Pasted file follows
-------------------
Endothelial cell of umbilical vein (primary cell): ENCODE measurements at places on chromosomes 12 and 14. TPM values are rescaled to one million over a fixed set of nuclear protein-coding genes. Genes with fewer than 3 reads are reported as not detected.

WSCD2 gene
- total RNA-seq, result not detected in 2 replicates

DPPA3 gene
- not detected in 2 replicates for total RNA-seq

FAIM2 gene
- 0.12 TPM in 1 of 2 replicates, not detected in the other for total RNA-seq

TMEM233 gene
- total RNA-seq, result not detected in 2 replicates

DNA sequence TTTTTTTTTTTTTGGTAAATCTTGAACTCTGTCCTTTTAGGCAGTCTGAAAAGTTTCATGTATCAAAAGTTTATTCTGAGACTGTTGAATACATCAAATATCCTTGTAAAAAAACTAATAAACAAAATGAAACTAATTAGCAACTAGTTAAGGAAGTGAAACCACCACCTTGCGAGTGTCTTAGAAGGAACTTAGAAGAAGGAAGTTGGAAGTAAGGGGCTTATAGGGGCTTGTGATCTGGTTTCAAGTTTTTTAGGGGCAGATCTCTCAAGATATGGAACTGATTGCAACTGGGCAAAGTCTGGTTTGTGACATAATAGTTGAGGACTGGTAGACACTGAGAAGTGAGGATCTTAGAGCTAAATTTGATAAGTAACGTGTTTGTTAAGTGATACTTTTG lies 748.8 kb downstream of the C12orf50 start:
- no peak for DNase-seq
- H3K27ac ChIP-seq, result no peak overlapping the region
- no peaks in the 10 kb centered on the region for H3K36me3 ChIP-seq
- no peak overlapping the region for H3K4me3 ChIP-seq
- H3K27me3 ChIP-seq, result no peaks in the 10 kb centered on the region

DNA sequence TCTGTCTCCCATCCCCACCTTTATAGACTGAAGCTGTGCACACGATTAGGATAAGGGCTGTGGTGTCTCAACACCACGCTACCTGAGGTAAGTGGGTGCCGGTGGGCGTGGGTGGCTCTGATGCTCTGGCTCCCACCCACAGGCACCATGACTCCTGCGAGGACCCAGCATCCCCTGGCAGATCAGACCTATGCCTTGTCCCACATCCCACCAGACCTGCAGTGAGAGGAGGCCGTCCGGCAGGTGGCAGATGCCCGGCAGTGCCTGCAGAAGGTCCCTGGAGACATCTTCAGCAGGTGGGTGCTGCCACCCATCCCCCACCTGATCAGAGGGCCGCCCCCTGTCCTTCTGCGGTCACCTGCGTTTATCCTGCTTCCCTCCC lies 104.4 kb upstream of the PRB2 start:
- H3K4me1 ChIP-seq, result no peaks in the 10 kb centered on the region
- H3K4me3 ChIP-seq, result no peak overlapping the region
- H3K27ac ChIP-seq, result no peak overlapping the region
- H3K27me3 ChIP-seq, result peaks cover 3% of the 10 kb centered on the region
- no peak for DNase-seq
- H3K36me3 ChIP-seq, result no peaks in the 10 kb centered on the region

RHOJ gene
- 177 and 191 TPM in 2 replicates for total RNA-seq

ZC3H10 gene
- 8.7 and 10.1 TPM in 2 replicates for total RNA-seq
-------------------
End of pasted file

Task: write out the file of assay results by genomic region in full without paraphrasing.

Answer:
Endothelial cell of umbilical vein (primary cell): ENCODE measurements at places on chromosomes 12 and 14. TPM values are rescaled to one million over a fixed set of nuclear protein-coding genes. Genes with fewer than 3 reads are reported as not detected.

WSCD2 gene
- total RNA-seq, result not detected in 2 replicates

DPPA3 gene
- not detected in 2 replicates for total RNA-seq

FAIM2 gene
- 0.12 TPM in 1 of 2 replicates, not detected in the other for total RNA-seq

TMEM233 gene
- total RNA-seq, result not detected in 2 replicates

DNA sequence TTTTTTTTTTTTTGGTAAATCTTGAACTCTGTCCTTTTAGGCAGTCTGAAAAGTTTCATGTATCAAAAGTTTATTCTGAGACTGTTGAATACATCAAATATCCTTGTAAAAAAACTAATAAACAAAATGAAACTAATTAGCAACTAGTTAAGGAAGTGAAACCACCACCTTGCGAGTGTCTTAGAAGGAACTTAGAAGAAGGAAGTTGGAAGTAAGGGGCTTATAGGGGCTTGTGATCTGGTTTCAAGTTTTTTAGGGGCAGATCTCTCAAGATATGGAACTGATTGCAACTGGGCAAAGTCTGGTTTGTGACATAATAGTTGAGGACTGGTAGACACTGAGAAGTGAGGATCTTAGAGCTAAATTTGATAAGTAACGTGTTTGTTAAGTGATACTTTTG lies 748.8 kb downstream of the C12orf50 start:
- no peak for DNase-seq
- H3K27ac ChIP-seq, result no peak overlapping the region
- no peaks in the 10 kb centered on the region for H3K36me3 ChIP-seq
- no peak overlapping the region for H3K4me3 ChIP-seq
- H3K27me3 ChIP-seq, result no peaks in the 10 kb centered on the region

DNA sequence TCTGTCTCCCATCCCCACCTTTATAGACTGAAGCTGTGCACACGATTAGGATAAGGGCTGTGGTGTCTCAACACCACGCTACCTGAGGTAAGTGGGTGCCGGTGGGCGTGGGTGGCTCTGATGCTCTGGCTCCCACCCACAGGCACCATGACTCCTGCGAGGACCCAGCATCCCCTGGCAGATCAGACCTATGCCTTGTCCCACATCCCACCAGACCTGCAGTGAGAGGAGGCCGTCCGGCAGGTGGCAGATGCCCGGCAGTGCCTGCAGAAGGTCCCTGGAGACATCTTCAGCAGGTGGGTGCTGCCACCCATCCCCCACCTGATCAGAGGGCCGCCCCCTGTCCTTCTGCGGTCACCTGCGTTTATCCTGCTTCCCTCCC lies 104.4 kb upstream of the PRB2 start:
- H3K4me1 ChIP-seq, result no peaks in the 10 kb centered on the region
- H3K4me3 ChIP-seq, result no peak overlapping the region
- H3K27ac ChIP-seq, result no peak overlapping the region
- H3K27me3 ChIP-seq, result peaks cover 3% of the 10 kb centered on the region
- no peak for DNase-seq
- H3K36me3 ChIP-seq, result no peaks in the 10 kb centered on the region

RHOJ gene
- 177 and 191 TPM in 2 replicates for total RNA-seq

ZC3H10 gene
- 8.7 and 10.1 TPM in 2 replicates for total RNA-seq